Not so fast, manager Bob Melvin said on Sunday.
Slaten, who allowed six runs on seven hits in 1 2/3 innings Saturday against the Padres in Yuma, Ariz., has an 11.74 ERA this spring.
"He's going to have to pick it up here in the next few games," Melvin said. "I want to see results."
The 27-year-old showed plenty of results last season as he compiled a 1.88 ERA in 40 games at Double-A, along with a 0.45 mark in Triple-A before earning a September callup. In nine games (6 2/3 innings) with the D-backs he did not allow a run and held lefties to a .111 batting average.
This spring, though, it's been a struggle for Slaten, who was struck on his forearm by a batted ball and has battled some back stiffness this month. He put together a nice outing on Wednesday against the Angels and seemed to have turned the corner, but after a strong first frame Saturday, he was unable to get out of his second inning of work.
"More struggle than good," Melvin said in summing up Slaten's spring.
Slaten faced 95 left-handers last season and struck out 42 of them. The presence of an effective left-handed specialist is especially important in the National League West with lefty hitters like Barry Bonds and Todd Helton, among others.
The fact that he would be used in crucial situations late in a game makes Melvin even more reticent to keep him on the roster if he's not pitching well.
"That's a big spot," Melvin said. "It's a big spot. So I want him to be confident. We want to be assured he's ready to go in those situations. He knows going in he's got to go out and produce. All these guys have to go out there and produce. No one has any job completely secured. That's the way I want them playing, and that's the way I want them pitching."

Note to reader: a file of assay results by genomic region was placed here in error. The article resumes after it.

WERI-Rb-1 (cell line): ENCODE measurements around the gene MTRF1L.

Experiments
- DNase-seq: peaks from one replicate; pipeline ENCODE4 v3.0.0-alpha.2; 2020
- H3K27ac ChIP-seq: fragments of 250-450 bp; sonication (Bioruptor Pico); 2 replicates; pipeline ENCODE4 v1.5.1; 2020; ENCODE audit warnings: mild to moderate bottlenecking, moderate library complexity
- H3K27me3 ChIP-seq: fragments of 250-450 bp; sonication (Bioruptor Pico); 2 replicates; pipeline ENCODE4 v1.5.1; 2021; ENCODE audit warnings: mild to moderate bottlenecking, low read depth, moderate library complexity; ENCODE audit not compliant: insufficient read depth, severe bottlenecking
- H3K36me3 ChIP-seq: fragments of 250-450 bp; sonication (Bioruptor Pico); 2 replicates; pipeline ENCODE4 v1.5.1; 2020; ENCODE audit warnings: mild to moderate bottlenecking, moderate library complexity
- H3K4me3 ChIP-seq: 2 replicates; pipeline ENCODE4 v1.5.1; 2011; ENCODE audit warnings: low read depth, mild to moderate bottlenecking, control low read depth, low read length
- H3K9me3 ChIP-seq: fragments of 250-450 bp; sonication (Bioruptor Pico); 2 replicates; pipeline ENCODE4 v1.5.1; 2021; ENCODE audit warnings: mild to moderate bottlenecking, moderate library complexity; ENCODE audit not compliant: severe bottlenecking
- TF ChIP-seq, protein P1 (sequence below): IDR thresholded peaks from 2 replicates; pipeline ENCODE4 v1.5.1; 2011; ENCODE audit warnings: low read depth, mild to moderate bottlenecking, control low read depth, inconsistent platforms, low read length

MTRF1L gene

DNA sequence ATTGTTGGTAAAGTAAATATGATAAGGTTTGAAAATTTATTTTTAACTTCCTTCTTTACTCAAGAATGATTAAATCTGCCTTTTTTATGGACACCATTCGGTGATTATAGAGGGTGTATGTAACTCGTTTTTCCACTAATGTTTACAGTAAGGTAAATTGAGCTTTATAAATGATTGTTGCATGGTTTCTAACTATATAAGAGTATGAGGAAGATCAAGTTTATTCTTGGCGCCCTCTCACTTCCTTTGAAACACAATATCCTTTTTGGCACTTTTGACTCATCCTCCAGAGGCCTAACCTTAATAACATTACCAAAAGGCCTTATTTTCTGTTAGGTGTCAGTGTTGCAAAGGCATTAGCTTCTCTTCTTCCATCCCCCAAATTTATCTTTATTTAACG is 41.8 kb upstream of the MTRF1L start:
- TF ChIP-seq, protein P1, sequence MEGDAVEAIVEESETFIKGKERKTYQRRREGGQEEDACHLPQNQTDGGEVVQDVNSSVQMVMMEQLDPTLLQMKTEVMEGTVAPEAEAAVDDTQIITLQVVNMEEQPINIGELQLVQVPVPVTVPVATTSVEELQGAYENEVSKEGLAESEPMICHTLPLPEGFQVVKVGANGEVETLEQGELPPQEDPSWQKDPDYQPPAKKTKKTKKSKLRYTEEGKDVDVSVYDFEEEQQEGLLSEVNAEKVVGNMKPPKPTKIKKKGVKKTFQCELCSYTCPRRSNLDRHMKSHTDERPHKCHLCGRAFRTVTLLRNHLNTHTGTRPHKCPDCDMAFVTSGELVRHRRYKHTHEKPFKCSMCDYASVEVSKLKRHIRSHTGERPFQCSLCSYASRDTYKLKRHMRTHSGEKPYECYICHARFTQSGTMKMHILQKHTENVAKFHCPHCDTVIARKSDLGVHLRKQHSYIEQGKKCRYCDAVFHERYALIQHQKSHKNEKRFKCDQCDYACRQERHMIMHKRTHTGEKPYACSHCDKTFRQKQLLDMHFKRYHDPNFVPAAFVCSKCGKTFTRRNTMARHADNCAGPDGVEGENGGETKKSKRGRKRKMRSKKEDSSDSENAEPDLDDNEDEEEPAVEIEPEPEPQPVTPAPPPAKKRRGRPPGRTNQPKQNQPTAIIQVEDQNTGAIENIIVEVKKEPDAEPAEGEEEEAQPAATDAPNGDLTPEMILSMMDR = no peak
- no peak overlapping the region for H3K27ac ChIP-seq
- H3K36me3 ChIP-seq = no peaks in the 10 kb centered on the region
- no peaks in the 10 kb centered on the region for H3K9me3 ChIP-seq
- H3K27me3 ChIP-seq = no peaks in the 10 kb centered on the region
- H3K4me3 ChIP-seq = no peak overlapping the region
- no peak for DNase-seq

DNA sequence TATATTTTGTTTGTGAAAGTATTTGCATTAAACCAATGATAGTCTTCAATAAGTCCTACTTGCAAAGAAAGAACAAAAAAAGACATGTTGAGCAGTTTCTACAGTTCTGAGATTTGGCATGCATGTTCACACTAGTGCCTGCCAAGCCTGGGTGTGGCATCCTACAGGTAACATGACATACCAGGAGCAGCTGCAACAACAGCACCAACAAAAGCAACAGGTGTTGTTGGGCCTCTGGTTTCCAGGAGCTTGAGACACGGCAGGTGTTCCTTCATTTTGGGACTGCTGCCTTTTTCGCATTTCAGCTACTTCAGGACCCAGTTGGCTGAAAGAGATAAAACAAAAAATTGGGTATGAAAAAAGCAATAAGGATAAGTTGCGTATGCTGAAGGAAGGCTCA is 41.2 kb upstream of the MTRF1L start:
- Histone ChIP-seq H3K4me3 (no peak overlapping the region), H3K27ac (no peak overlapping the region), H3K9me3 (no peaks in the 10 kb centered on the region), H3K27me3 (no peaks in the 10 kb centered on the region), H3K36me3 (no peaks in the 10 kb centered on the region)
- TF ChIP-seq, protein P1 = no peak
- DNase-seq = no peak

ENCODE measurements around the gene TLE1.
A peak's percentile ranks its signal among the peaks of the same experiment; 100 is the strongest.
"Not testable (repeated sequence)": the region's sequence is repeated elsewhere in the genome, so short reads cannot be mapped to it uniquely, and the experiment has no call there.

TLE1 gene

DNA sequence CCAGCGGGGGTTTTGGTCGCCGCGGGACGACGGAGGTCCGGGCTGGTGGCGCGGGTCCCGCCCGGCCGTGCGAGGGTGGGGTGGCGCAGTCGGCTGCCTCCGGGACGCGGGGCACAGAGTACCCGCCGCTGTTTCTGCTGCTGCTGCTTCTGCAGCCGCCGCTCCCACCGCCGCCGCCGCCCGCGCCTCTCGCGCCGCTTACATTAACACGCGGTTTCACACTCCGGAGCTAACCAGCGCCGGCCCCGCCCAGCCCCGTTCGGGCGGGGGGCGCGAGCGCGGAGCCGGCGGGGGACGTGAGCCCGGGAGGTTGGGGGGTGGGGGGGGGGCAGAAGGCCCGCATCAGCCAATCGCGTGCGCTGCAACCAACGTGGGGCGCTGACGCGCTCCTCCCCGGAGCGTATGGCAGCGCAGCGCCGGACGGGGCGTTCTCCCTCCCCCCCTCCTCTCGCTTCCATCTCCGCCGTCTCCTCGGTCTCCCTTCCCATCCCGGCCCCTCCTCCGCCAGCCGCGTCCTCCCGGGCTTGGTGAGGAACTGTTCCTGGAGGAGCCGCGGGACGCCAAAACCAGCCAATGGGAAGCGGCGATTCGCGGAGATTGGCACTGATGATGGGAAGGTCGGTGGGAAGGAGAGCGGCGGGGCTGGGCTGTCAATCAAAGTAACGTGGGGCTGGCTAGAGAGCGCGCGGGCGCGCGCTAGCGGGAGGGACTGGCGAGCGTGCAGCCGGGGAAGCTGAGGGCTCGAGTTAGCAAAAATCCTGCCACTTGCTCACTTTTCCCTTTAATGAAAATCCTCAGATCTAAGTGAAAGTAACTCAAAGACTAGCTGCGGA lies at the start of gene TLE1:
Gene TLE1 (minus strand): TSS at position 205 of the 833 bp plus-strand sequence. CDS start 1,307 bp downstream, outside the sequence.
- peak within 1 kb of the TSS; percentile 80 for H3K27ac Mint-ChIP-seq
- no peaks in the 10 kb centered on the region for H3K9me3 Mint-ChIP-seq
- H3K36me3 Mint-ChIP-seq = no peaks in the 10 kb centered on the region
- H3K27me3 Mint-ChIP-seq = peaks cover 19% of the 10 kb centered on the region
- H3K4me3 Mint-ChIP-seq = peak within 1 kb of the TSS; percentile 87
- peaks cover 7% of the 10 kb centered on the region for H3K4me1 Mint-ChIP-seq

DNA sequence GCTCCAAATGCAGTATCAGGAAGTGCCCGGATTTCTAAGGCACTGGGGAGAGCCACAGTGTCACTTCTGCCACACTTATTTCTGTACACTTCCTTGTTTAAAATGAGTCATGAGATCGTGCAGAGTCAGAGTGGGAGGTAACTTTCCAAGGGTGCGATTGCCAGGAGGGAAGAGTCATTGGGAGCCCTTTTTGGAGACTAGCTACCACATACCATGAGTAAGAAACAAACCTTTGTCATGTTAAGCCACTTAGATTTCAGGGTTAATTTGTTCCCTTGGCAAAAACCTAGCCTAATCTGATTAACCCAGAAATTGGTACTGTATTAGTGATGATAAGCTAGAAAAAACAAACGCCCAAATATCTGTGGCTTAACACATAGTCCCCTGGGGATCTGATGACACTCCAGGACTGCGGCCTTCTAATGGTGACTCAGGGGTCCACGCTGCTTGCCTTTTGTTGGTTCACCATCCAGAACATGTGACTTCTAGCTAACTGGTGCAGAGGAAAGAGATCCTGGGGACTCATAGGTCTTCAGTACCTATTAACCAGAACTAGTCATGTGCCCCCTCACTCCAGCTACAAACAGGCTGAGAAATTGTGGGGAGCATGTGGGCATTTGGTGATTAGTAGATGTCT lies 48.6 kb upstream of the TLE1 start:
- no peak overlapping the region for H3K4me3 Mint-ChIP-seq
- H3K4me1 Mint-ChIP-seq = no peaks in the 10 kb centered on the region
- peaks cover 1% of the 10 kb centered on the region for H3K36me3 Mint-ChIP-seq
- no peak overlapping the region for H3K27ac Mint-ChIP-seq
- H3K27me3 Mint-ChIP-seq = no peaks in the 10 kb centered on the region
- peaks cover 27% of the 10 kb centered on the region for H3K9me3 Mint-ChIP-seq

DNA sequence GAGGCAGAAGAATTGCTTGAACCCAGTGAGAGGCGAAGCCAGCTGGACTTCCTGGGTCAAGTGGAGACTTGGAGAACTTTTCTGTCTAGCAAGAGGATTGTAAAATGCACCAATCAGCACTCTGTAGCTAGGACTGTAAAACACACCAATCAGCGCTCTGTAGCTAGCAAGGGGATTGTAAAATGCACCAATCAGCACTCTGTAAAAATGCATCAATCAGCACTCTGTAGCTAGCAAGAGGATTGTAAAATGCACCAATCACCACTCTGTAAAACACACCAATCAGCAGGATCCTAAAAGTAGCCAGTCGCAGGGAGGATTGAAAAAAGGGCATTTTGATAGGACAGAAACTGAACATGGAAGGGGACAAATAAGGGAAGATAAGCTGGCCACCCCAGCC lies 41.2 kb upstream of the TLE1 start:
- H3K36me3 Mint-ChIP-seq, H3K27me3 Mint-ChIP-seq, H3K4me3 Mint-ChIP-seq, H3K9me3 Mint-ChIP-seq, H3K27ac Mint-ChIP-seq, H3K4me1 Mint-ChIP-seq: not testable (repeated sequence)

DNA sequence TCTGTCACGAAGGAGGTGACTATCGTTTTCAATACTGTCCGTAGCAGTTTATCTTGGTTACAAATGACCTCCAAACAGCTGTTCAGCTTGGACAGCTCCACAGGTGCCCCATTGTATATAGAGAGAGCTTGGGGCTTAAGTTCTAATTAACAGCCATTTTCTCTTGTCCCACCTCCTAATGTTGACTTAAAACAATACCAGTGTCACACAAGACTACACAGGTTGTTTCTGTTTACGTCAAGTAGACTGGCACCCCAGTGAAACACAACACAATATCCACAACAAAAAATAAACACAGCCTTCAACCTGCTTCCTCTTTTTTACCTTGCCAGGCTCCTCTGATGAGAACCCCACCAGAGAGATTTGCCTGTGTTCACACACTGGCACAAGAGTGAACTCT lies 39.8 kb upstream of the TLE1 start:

Slaten likely has three more appearances this spring, which leaves him with plenty of opportunity to still secure a spot. The D-backs have limited left-handed options if Slaten is not on the roster.
"His stuff is conducive to getting anybody out," Melvin said of Eveland. "It's just at times when he's had some issues, it's been with walks and command. In a situational role it's certainly a guy you want to have good command. I wouldn't say that that's one [role] that we're grooming him for right now."
So is it possible they enter the year with no lefties in the bullpen, a situation they had for much of last season?
"We've shown in the past, too, that we can go with righties," Melvin said.
Brandon Lyon, Brandon Medders and Tony Pena are all right-handed relievers who have shown they can get left-handers out, and all three figure to pitch late in games for Arizona this year.
"All of them have the weapons to be successful against left-handers," Melvin said. "When you pitch deep in games, especially if we're limited in what we have down there as far as left-handers, you've got to be able to get them both out. We don't want you looking over your shoulder in a situation where you have to get a left-hander out. You've got to want it and expect to be out there."
Steve Gilbert is a reporter for MLB.com. This story was not subject to the approval of Major League Baseball or its clubs.